We are standing outside the middle school that Katie will attend in the fall, chatting with another couple. We’ve all just taken a tour of the school as part of the stepping up process for our children.
We talk about the seventh graders who gave the tour – how poised and adorable they were. How much pride they took in their task.
We talk about how reassuring it was to see so many GLBT Safe Zone stickers on doors around the school; how wonderful it was to see the kid-made Anti Bullying posters covering so many walls; how great it was to peek in on the Health Class in the middle of a lesson on Cyber Bullying.
We talk about the huge poster advertising the Day Of Silence, and the kids’ handwritten notes surrounding it, describing what it meant to each of them to stand in solidarity with their peers.
I mention that I was pleased with their answer when I asked (trying to sound casual), “Do you guys think this stuff really works? Do you still see kids tease one another?” and one of the young men said, “Oh, I totally think it works. I’ve seriously never seen anyone pushing anyone around here. And besides, everyone knows that bullies only do what they do because of their own insecurities.”
I wonder if I should acknowledge the tear that’s silently rolling down the other mom’s face as we talk, but since neither she nor her husband do, I decide against it. I simply ask if her kids are doing OK.
And it all pours out. Her son has been bullied all year. Her sweet little boy – the one who came to our house last year for a play date with Brooke. The shy, adorable young man who leads with a heart ten times the size of his body.
He is not one of ours, so to speak. He is not autistic, nor developmentally different.
But he is different.
His skin is a different color than ours – than most of the kids we know.
His name is not Tommy or John or Jack.
His parents were not born in this country.
He is different.
And he is being bullied.
And when he’s tried to ask for help, it’s fallen on deaf ears.
And when she’s asked for help, she felt like no one listened.
He may not be ‘one of ours’ but of course he IS one of ours.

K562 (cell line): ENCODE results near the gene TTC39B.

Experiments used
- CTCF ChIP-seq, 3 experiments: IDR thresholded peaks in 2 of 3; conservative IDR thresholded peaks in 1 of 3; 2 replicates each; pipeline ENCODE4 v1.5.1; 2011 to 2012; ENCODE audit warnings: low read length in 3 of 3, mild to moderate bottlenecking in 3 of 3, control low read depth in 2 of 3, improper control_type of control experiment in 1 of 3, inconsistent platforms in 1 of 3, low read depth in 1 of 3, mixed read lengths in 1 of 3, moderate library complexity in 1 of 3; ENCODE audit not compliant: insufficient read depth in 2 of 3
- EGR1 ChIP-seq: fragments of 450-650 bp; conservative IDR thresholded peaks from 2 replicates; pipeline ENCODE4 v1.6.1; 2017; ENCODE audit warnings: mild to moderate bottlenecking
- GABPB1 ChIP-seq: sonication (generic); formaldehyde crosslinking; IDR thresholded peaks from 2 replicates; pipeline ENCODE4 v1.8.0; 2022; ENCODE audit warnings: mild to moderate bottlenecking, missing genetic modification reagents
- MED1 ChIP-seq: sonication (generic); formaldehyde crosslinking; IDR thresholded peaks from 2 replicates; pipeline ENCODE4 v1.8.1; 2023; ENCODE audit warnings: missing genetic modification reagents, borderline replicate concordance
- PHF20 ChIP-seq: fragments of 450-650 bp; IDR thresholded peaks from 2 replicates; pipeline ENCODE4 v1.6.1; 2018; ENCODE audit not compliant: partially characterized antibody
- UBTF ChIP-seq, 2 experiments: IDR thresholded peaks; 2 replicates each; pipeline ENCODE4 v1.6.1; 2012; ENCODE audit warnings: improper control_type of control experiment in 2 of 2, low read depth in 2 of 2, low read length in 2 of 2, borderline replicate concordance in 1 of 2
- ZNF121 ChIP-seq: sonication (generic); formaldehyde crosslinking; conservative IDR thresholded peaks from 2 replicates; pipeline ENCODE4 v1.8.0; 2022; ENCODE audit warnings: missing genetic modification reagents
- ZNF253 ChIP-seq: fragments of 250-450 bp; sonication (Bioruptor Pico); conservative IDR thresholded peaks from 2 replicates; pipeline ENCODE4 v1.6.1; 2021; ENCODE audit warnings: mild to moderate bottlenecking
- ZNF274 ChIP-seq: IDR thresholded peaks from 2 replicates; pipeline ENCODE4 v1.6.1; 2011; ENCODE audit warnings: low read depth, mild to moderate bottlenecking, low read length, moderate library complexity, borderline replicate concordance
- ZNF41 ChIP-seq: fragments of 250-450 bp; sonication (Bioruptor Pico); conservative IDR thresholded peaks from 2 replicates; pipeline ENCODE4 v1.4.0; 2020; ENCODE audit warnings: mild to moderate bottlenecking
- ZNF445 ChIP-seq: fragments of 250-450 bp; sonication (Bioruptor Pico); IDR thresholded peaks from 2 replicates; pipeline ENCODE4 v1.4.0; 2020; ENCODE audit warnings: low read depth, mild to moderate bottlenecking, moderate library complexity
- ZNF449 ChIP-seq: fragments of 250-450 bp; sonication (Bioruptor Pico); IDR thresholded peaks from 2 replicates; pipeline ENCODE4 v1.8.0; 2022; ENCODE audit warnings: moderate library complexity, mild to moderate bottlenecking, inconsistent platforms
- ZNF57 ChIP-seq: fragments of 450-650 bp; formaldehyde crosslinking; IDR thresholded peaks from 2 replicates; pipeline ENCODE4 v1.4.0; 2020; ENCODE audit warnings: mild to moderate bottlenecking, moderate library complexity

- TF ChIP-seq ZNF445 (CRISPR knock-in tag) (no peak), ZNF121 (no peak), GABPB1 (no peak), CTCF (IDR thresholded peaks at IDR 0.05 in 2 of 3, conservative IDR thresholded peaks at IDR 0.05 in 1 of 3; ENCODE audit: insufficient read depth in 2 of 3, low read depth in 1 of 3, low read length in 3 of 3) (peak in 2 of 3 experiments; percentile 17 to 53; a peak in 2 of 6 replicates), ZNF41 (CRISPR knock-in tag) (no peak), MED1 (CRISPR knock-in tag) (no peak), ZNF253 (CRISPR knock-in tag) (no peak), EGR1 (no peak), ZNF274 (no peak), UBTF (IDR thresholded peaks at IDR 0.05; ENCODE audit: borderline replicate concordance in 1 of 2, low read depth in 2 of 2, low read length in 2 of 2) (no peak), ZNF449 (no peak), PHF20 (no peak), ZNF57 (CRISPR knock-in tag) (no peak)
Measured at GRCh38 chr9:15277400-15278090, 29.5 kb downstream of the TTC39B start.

Because they’re ALL one of ours.
Because each of us belongs to the other.
First they came for the communists,
and I didn’t speak out because I wasn’t a communist.
Then they came for the trade unionists,
and I didn’t speak out because I wasn’t a trade unionist.
Then they came for the Jews,
and I didn’t speak out because I wasn’t a Jew.
Then they came for me
and there was no one left to speak out for me.
We need to speak up for these kids.
We need to acknowledge that in the end, it is our differences – the fact that we all have SOMETHING that makes us OTHER THAN – that make us the same.
We are inextricably bound to one another.
My happiness – my ability to live up to my potential as a human being – is dependent upon yours and yours on mine.
Martin Luther King Jr said it in 1963 and it’s no less true today: “Whatever affects one directly, affects all indirectly. I can never be what I ought to be until you are what you ought to be. This is the interrelated structure of reality.”
We need to live that way, guys.
We can put all the signs we want on the walls of the schools, but nothing will change until our kids SEE us living that way.
Using difference as a weapon and exploiting it for sport or to make us feel better about ourselves is NOT OK.
It can’t be.
We need every kid everywhere to feel celebrated, understood, loved, valued and SAFE.
We ALL deserve a world like that.
The other mom is openly crying now.
I offer up the resources that I have. I tell her who to talk to at the school – who I know will listen. And help.
And then, because I have nothing else that I can offer, I wrap her in a hug to try to help ease the pain.
We get into the car to drive home and I wipe away a tear of my own.
Mothers should not be standing on sidewalks crying because their babies are being torn apart by their peers.
This sh!t has to stop.